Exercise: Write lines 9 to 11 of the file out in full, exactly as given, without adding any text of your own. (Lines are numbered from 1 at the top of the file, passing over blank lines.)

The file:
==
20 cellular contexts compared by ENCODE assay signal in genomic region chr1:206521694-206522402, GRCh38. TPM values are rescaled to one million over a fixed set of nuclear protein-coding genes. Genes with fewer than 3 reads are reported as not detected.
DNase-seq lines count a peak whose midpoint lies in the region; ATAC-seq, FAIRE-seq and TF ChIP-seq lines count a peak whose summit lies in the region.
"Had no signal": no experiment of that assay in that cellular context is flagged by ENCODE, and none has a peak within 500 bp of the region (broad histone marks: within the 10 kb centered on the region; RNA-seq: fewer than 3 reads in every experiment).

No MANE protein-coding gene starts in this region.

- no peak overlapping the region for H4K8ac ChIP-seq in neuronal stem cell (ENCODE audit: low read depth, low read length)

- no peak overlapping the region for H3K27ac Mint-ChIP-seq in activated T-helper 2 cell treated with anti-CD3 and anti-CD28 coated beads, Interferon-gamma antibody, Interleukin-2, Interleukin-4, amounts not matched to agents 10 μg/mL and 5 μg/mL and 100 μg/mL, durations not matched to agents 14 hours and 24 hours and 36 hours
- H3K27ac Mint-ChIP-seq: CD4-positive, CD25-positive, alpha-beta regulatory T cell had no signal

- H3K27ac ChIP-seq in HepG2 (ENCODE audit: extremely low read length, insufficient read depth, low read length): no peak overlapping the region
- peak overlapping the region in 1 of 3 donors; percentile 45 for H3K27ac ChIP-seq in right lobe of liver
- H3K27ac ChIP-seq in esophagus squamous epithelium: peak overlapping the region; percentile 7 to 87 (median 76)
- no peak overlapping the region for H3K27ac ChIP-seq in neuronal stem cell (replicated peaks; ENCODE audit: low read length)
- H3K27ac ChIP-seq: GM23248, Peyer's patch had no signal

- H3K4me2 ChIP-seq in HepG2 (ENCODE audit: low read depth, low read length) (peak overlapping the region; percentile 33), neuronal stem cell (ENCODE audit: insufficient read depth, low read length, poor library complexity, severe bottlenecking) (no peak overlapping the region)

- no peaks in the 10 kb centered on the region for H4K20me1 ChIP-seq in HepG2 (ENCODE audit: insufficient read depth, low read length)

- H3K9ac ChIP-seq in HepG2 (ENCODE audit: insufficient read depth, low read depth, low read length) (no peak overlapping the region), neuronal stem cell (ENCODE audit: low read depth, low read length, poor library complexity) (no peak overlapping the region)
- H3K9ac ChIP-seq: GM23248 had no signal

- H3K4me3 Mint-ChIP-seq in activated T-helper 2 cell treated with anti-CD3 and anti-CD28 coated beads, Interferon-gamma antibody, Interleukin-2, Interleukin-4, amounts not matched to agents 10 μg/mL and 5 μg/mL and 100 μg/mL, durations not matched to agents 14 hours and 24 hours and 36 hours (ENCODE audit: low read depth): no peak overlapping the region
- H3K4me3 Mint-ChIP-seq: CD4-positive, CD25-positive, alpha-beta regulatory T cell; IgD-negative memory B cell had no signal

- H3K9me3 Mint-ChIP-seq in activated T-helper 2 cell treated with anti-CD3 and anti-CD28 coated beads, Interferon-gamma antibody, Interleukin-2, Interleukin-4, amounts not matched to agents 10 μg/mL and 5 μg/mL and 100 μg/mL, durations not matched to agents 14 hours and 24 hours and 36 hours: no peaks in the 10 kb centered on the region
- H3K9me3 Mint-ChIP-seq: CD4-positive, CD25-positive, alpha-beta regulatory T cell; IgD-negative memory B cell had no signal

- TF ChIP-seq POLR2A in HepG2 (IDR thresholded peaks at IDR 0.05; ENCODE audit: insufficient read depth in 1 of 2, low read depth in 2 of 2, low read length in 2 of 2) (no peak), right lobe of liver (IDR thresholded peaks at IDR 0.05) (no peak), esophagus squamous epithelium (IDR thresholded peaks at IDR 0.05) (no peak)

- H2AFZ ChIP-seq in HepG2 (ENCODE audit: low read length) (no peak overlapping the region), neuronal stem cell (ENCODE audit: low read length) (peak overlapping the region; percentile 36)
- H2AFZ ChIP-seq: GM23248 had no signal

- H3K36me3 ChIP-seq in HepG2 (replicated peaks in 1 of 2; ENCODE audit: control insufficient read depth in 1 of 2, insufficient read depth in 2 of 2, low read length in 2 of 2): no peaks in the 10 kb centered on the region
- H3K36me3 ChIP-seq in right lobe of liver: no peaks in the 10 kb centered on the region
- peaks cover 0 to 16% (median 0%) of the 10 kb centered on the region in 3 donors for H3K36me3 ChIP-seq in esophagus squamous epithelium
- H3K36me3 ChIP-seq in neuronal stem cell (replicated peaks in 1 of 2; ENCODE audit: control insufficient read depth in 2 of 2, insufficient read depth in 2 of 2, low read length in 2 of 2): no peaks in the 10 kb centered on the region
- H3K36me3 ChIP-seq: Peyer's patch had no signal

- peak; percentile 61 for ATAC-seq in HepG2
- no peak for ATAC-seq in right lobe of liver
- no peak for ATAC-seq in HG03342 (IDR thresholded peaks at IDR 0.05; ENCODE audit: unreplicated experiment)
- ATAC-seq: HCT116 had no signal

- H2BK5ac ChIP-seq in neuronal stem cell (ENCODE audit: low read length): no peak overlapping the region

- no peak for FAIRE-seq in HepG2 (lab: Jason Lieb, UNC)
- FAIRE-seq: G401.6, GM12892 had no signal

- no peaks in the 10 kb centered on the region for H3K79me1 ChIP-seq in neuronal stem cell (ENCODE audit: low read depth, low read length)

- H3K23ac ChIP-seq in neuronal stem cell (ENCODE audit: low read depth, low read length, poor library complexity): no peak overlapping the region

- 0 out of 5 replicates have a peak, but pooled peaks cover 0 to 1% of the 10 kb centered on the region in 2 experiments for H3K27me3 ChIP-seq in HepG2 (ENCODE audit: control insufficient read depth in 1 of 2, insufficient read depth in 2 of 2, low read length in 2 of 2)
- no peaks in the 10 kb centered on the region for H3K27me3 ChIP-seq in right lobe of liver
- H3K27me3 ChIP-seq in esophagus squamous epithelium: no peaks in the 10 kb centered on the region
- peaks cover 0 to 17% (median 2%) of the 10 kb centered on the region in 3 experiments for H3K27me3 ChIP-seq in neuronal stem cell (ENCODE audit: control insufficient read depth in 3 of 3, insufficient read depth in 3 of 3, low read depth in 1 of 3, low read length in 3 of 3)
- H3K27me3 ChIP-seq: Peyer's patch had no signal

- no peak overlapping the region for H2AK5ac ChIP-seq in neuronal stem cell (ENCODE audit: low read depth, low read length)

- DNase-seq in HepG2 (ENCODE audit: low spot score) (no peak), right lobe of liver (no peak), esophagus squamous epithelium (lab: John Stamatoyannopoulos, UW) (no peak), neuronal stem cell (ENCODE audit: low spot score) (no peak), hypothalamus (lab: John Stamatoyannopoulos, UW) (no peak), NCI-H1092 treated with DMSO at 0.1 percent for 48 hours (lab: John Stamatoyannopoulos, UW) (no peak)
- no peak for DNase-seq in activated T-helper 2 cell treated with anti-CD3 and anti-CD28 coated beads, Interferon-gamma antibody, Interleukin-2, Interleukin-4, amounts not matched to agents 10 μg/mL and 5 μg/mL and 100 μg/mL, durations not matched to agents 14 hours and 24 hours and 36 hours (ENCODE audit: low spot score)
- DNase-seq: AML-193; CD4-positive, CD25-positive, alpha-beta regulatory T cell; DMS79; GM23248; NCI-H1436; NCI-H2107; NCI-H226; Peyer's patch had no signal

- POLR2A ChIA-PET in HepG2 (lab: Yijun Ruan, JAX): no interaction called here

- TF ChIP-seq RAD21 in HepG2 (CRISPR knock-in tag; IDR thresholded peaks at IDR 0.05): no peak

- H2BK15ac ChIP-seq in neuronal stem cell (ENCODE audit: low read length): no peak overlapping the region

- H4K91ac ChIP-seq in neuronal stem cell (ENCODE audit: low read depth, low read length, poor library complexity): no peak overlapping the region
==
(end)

- peak overlapping the region in 1 of 3 donors; percentile 45 for H3K27ac ChIP-seq in right lobe of liver
- H3K27ac ChIP-seq in esophagus squamous epithelium: peak overlapping the region; percentile 7 to 87 (median 76)
- no peak overlapping the region for H3K27ac ChIP-seq in neuronal stem cell (replicated peaks; ENCODE audit: low read length)